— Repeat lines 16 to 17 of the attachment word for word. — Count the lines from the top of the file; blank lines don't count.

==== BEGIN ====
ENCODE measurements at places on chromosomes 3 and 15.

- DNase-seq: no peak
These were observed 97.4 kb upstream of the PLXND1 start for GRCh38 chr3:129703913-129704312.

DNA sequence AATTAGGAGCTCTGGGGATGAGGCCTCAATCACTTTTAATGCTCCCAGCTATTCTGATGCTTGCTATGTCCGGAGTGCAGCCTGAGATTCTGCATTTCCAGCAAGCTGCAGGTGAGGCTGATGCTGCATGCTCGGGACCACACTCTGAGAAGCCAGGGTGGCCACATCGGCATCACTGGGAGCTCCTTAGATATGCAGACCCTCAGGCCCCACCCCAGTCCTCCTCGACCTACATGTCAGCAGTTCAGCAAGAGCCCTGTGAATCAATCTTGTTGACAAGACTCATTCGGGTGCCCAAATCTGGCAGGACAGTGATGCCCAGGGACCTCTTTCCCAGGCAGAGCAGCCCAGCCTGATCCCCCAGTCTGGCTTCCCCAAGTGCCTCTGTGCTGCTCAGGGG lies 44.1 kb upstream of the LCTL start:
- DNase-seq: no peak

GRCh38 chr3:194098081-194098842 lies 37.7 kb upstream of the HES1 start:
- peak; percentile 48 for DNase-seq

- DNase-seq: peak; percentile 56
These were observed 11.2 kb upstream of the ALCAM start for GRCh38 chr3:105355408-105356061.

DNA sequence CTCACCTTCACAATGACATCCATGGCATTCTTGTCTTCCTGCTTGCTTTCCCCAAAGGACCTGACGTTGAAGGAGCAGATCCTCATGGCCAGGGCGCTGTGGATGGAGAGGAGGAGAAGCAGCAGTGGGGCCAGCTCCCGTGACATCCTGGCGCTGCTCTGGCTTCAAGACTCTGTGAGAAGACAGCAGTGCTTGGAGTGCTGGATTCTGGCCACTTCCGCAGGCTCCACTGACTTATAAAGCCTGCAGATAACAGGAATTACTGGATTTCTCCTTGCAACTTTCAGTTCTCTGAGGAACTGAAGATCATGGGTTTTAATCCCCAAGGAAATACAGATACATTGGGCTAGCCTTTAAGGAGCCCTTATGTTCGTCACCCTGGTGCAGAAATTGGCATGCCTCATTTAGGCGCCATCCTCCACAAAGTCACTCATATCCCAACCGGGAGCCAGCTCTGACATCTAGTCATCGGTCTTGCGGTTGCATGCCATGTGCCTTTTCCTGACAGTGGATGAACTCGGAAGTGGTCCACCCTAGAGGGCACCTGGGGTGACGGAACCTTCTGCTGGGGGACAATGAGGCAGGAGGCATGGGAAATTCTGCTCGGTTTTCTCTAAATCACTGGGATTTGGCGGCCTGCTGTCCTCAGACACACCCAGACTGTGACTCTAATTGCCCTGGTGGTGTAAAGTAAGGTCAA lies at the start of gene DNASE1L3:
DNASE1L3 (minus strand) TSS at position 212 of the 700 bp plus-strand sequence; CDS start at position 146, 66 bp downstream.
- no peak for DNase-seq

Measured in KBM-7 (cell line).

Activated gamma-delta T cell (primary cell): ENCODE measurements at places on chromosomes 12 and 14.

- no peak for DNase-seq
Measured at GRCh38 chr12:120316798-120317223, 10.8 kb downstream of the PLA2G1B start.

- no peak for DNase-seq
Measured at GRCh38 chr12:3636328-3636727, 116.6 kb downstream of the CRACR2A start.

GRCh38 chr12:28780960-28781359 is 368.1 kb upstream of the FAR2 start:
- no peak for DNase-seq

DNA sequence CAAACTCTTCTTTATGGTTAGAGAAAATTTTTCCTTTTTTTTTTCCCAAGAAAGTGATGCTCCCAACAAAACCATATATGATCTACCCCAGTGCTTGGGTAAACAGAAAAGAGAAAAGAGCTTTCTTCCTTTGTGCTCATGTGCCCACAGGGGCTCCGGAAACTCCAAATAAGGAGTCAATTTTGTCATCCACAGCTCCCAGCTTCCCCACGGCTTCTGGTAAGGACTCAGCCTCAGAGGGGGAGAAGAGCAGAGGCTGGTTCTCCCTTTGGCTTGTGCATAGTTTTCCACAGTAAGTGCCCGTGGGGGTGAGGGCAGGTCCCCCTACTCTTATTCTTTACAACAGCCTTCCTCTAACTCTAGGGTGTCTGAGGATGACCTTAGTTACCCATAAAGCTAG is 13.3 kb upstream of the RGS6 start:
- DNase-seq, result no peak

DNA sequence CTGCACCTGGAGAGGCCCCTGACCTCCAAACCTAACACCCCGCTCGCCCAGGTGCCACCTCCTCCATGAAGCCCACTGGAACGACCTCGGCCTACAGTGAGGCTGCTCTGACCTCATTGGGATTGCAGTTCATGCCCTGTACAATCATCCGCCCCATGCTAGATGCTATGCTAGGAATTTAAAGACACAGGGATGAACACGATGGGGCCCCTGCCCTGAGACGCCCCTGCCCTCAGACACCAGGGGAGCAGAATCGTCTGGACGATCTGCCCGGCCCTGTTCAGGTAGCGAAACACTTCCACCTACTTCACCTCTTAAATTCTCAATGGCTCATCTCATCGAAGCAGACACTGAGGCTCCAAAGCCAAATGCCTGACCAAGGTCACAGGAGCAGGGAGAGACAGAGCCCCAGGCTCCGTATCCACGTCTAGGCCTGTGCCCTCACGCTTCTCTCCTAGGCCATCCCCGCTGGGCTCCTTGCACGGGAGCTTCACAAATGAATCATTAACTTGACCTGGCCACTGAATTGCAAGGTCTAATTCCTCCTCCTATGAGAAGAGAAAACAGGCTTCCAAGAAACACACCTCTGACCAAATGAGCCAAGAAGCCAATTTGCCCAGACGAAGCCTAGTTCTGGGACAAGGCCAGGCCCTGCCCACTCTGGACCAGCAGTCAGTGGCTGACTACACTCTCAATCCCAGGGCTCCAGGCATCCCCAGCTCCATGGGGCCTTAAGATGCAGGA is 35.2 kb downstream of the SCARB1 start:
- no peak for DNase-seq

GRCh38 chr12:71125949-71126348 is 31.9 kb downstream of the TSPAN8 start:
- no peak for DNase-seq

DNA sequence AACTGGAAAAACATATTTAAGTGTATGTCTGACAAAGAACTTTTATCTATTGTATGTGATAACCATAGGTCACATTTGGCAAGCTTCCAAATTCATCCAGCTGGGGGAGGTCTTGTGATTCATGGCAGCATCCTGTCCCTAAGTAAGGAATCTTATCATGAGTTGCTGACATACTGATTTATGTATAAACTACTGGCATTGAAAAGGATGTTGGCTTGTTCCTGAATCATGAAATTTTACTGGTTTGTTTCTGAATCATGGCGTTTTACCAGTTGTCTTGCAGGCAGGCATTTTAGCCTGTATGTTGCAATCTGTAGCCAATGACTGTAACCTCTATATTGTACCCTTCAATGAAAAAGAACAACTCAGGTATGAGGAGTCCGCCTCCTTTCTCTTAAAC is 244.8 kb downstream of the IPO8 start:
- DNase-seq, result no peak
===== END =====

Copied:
Measured at GRCh38 chr12:120316798-120317223, 10.8 kb downstream of the PLA2G1B start.

- no peak for DNase-seq